Tuesday, September 06, 2011
On Saturday he lost a tooth, and the tooth fairy forgot to come. She forgot again on Sunday.
TW and I discussed it. It was time.
The changes are coming in rapid succession. He mentioned wanting to try coffee sometime to see what it tasted like.
Queasy readers might want to skip the rest of this post...
I took him to a local donut shop, and got us two coffees (one sweetened, one black) and two donuts. We sat down, and I mentioned how proud I was of how fast and how well he was growing up. He was turning into a man, and it was time to celebrate that. I offered him a sip of the black coffee, and he took it.
(Picture the face Renee Zellweger would make upon tasting a lemon.)
So I let him try the sweetened one, which he found a little more tolerable, but still bitter. He didn’t finish either, but devoured the donut and seemed proud to have tried coffee. I congratulated him on a milestone.
Then I dropped the bomb.
I told him that growing up means having to learn some things you’d rather not know. But that kids at school would know, and I didn’t want to send him in there unprepared. It was time to learn that the Tooth Fairy, and Santa, were really Mom and Dad.
It was an awful moment. His face reddened, and he teared up. But he held it together.
I told him that TW and I had grown up with the Tooth Fairy and Santa, and that we wanted him and TG to have that experience, too. They’re wonderful traditions, and they make childhood more special. But there comes a time when you have to know the truth. I didn’t want him to hear it at school, or to be caught short when someone teased him about it.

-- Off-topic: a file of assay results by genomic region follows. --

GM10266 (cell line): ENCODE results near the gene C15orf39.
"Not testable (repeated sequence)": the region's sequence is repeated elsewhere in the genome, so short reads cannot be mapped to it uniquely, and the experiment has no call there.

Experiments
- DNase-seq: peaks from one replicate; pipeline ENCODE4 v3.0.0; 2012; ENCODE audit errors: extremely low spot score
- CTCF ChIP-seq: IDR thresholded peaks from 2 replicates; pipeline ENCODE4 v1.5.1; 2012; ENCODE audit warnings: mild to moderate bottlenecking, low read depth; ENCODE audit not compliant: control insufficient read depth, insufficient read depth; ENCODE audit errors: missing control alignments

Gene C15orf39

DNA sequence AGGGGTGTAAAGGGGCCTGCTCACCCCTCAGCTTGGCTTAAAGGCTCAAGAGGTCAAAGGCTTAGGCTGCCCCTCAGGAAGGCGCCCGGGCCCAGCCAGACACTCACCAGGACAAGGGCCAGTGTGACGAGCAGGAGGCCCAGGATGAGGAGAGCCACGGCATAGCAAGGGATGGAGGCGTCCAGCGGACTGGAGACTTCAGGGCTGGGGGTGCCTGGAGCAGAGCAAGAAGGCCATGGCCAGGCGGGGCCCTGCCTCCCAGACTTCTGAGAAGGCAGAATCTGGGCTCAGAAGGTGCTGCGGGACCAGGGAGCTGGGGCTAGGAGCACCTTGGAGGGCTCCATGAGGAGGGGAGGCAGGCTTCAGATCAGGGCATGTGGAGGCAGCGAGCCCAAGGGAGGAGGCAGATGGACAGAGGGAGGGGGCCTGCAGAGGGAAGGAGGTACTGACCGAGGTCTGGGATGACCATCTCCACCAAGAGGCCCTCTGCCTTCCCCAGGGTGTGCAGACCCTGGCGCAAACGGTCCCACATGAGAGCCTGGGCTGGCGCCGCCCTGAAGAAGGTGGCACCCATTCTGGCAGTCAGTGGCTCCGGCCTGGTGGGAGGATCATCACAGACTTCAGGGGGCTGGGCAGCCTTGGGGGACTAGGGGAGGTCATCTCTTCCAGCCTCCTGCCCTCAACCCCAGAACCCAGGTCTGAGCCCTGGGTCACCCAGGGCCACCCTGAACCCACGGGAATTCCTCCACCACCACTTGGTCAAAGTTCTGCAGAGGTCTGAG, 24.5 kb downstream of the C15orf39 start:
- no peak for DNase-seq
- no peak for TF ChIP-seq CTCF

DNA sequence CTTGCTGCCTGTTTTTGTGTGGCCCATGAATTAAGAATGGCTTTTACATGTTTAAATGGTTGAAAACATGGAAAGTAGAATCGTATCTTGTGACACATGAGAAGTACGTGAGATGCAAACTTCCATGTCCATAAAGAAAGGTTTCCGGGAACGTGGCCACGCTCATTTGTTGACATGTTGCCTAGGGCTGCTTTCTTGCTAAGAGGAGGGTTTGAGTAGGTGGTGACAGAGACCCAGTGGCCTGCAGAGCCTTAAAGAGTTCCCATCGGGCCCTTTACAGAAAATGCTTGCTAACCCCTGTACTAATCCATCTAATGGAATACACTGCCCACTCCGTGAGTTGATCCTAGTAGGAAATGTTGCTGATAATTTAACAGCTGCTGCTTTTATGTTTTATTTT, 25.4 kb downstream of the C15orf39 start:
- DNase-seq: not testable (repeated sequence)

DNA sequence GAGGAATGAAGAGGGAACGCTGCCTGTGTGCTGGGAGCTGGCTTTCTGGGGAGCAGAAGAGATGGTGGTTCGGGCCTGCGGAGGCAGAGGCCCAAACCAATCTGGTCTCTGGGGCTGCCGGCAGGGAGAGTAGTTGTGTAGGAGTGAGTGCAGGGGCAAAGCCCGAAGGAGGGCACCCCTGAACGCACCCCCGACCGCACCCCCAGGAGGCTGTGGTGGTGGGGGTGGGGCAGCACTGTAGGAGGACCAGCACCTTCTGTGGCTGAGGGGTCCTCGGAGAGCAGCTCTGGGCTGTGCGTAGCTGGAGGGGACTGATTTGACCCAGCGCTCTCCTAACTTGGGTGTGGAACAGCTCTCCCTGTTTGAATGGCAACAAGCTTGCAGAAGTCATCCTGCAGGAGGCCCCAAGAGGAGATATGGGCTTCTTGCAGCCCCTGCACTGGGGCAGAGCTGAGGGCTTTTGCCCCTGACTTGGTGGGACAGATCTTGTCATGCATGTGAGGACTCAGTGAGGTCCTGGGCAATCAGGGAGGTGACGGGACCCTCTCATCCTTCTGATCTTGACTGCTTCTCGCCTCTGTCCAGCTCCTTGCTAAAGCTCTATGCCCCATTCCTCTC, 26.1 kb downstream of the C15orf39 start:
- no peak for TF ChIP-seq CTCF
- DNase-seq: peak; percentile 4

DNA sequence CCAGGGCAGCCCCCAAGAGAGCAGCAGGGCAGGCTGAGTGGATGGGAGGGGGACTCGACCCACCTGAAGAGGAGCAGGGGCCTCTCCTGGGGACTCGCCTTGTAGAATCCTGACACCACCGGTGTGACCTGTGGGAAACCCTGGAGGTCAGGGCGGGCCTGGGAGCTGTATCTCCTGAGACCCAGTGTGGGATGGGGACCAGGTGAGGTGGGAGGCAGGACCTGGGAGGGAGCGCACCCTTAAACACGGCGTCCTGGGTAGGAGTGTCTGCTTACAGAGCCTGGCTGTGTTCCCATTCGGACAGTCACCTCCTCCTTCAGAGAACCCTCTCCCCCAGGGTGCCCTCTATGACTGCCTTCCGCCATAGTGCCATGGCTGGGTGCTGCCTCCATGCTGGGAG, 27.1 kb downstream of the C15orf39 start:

I asked him if he had figured it out yet. He said that he kind of suspected, but didn’t really want to know. That seemed about right.
Then I enlisted his help. The Girl is three years younger. We don’t think she’s quite ready for this nugget of truth yet, so we’ll need TB’s help in maintaining the Tooth Fairy and Santa for her for a little longer. He agreed. And I promised he’d still get money for teeth and presents for Christmas, so this wasn’t about us cheaping out on him.
He pulled himself together, and the conversation shifted to other things. When we got home he was unusually interested in father-son time, so we shot some hoops and played catch and even worked on his pitching. (Devastating fastball, but the change-up is a work in progress.) He never said a word to his sister.
He’s a great kid, on his way to becoming a wonderful man. Someday he’ll have a conversation like this with his own children, and realize just how hard the other side of it is. He’ll feel his own heart break as he watches their faces tear up. Then we’ll have some coffee and talk about it.